Today: June 21, 2024

The Piano

If you’ve never seen The Piano, Jane Campion‘s multi-award-winning, wind-swept love story from 1993, Studiocanal might just have put an end to your excuses with a new, lovingly assembled disc that features an impossibly beautiful high-definition print, and Michael Nyman‘s soul-caressing score restored within a 5.1 DTS lossless Master Audio track.

Commonly cited as the definitive art house/mainstream crossover movie, Campion’s film that claimed the Palme d’Or at the 1993 Cannes Film Festival, and a triumvirate of top-band Oscars the following year, is a dreamy foray into foreign lands, symphonious sounds of rain, crackling woodland and the sweet notes of hammered strings, and the violently sonorous meeting of Victorian restraint with unbridled desire. Holly Hunter plays Ada McGrath, a young woman who’s sold into marriage, and packaged off to a remote corner of the world to live with her new husband – frontiersman Alisdair Stewart (Sam Neill). Deposited on the New Zealand beach, Ada is surrounded by the domestic trinkets and fripperies that have accompanied her, but two possessions she prizes above all else; her nine-year-old daughter Flora (Anna Paquin), and her piano. Both serve as Ada’s mouthpiece, for as we are told in an opening monologue, Ada has not spoken since she was six. We are also introduced to Baines (Harvey Keitel), another Westerner on the island, an ex-sailor who has immersed himself in Māori culture and custom, and who in Stewart’s stoic formality and lack of empathy, spies an opportunity to win Ada’s heart by rescuing her beloved instrument abandoned on the sands by her new husband, and sell it back to her key by key in return for daily visitations – ostensibly music lessons – of carnal embrace.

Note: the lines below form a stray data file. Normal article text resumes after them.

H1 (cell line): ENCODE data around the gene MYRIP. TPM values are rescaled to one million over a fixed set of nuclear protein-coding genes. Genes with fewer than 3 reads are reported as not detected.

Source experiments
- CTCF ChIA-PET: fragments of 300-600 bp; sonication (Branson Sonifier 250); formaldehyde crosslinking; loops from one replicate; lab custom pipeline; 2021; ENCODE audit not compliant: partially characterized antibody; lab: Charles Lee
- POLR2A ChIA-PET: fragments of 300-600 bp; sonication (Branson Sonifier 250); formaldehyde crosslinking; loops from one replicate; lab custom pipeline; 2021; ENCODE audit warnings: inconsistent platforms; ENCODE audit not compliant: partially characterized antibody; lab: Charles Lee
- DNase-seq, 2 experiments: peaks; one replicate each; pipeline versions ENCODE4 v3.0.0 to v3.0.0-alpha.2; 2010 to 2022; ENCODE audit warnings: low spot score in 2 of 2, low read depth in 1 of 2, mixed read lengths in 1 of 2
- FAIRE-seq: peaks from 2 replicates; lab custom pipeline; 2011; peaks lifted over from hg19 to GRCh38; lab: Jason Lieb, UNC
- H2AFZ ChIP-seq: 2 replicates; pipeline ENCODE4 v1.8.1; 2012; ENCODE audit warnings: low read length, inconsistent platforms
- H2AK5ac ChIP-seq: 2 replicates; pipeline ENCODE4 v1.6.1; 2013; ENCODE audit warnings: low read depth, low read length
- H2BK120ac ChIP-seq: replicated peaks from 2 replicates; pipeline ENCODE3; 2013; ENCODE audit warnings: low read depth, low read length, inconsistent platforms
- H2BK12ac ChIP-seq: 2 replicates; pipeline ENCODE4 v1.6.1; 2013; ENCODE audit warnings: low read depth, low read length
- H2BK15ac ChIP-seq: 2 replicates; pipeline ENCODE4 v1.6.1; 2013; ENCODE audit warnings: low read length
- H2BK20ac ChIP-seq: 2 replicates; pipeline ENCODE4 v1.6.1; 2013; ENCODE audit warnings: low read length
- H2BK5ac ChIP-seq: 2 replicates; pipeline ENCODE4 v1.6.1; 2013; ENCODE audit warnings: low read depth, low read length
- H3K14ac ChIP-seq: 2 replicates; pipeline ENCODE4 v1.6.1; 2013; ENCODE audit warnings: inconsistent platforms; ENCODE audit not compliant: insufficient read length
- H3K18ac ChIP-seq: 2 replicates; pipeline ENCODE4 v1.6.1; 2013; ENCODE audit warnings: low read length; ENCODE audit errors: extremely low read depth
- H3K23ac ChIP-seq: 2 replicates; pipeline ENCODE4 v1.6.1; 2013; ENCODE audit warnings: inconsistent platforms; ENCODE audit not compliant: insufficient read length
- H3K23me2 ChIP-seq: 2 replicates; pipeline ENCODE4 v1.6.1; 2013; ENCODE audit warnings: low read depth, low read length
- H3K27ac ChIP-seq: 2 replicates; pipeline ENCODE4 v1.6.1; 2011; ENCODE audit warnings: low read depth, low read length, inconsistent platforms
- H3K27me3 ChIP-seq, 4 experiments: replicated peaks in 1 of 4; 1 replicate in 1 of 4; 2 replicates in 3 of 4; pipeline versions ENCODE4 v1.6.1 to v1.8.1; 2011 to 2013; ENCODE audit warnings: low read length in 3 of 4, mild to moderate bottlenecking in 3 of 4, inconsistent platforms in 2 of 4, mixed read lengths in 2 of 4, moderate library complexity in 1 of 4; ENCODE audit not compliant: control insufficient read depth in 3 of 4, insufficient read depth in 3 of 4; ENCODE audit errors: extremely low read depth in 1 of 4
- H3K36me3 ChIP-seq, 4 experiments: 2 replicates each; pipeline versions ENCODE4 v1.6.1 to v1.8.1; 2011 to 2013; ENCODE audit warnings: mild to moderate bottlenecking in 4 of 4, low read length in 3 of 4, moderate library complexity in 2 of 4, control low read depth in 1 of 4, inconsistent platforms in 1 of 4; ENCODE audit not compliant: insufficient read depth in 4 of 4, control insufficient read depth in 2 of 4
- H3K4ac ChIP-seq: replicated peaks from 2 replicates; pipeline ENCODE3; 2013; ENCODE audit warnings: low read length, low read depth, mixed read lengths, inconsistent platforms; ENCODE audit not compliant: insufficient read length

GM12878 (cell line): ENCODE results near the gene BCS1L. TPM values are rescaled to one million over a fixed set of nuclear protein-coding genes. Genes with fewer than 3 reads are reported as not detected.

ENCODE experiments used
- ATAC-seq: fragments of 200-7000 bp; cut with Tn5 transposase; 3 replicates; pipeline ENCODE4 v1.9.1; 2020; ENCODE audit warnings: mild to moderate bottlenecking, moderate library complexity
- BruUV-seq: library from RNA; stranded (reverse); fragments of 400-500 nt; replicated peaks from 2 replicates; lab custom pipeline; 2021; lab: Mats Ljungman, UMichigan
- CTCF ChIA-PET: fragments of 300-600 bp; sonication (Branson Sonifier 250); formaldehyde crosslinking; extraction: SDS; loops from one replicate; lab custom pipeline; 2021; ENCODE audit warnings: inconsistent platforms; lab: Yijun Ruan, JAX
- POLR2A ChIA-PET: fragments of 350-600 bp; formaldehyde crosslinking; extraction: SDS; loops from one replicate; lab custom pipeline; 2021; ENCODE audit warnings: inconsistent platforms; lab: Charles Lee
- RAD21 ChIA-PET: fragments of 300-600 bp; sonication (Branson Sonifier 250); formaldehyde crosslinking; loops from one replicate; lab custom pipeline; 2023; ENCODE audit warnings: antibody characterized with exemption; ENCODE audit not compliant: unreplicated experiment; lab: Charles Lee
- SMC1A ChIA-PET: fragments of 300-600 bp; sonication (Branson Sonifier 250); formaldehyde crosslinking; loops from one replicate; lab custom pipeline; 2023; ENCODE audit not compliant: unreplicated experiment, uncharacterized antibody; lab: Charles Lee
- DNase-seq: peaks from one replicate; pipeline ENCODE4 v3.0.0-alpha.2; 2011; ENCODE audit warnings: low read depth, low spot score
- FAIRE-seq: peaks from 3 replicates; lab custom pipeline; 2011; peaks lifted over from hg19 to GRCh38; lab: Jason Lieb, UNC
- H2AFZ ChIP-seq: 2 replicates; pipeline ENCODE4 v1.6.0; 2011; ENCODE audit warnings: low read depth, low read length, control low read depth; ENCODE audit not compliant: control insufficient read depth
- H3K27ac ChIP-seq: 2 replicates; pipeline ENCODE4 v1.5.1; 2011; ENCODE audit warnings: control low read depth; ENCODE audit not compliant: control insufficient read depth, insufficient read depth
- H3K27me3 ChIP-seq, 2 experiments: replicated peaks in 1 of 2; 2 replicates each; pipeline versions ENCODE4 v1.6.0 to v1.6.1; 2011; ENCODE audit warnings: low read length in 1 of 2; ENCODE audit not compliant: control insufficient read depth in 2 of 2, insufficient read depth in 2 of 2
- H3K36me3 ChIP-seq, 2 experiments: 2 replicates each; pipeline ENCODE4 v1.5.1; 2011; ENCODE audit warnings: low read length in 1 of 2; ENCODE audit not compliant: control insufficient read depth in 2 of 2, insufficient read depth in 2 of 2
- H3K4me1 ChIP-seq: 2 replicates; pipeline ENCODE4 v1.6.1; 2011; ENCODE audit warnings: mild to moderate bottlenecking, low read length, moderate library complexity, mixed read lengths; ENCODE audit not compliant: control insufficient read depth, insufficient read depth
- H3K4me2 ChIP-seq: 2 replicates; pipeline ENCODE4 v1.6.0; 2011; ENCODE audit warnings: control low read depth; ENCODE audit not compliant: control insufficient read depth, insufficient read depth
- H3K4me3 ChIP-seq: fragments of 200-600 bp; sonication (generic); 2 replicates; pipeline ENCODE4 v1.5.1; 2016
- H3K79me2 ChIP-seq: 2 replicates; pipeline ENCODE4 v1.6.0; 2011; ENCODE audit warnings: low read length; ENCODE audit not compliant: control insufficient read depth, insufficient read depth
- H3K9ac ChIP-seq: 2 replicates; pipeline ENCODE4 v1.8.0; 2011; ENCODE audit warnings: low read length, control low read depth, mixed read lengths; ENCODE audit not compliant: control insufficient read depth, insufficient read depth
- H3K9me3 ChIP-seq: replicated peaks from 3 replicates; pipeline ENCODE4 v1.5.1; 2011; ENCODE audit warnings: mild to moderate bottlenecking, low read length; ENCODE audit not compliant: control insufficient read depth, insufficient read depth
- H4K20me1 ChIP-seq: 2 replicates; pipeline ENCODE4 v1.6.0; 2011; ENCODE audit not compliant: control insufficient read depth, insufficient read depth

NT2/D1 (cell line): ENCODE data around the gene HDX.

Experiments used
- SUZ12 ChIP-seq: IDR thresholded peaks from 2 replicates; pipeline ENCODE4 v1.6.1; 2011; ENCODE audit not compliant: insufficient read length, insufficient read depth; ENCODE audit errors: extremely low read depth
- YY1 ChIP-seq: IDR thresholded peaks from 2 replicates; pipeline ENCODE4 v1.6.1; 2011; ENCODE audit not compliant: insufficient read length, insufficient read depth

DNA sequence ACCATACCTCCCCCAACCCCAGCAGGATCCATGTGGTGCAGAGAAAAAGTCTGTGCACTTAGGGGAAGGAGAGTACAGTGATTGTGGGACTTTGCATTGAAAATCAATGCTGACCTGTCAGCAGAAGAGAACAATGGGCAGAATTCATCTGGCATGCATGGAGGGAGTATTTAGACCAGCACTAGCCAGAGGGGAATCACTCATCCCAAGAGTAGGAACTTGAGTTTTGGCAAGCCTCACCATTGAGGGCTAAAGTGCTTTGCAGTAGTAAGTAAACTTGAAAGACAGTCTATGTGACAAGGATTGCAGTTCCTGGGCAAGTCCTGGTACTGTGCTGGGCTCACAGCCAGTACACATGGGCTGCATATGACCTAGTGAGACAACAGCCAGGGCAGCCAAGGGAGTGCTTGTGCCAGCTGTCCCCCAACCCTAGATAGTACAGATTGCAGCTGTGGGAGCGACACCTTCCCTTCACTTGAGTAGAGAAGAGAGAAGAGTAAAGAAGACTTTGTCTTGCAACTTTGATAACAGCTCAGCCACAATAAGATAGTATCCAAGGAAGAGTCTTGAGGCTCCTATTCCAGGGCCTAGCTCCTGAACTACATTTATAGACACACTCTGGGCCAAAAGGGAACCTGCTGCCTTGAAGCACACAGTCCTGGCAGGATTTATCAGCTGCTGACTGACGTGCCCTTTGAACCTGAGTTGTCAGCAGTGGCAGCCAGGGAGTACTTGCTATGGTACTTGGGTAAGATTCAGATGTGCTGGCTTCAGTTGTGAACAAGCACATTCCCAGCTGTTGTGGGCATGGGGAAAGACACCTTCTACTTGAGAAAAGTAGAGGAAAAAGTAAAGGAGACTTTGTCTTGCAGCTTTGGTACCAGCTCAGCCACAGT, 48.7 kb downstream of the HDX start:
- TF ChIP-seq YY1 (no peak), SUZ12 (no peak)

Together, Ada and Flora make a formidable team, the former emphatically signing to her brood when frustrated, and her offspring translating with furious attitude to those around her bewildered by her elemental temperament. So woven is Hunter’s performance into the very fabric of this film, impressive details that tell of her role as Paquin’s on-set sign-language teacher, or inform of her actual on-screen piano playing dissolve into the air. She inhabits her character with such intensity and persuasion through one page of dialogue and ninety-nine of impassioned and delicate physicality. Rarely has Sam Neill been better too, an actor who has always achieved more by doing less. His Stewart isn’t the villain the film’s Blubeard allegory would have you believe, and indeed, forces us to ruminate upon those around us who are unable to take pleasure in or comprehend the delight of food, music, art, companionship, beauty – whatever it may be. That we would presume those kinds of people are somehow deficient in some way is troubling. Although Campion interestingly juxtaposes Stewart’s dour pragmatism with the possibility of literal impotence in the same way she frames Baines’ communicative patience with his mastery of eroticism.

All the while, surging and churning around the action, is Michael Nyman’s now-ubiquitous score, a heady mixture of 19th Century Salon music Romanticism, and the minimalism of Nyman’s 20th Century signature style, music that provides the backdrop for everything from the vast New Zealand vistas lovingly captured by cinematographer Stuart Dryburgh, to Ada’s most intimate and fragile utterances. And in Ada, Campion has created one of the great cinematic heroines; a woman who loves and lives with awesome ferocity, who conjures and creates with almost supernatural grace and artistry, and who forges a path for herself and her child in the face of impossible human and elemental adversity. All the more impressive considering she never says a word.

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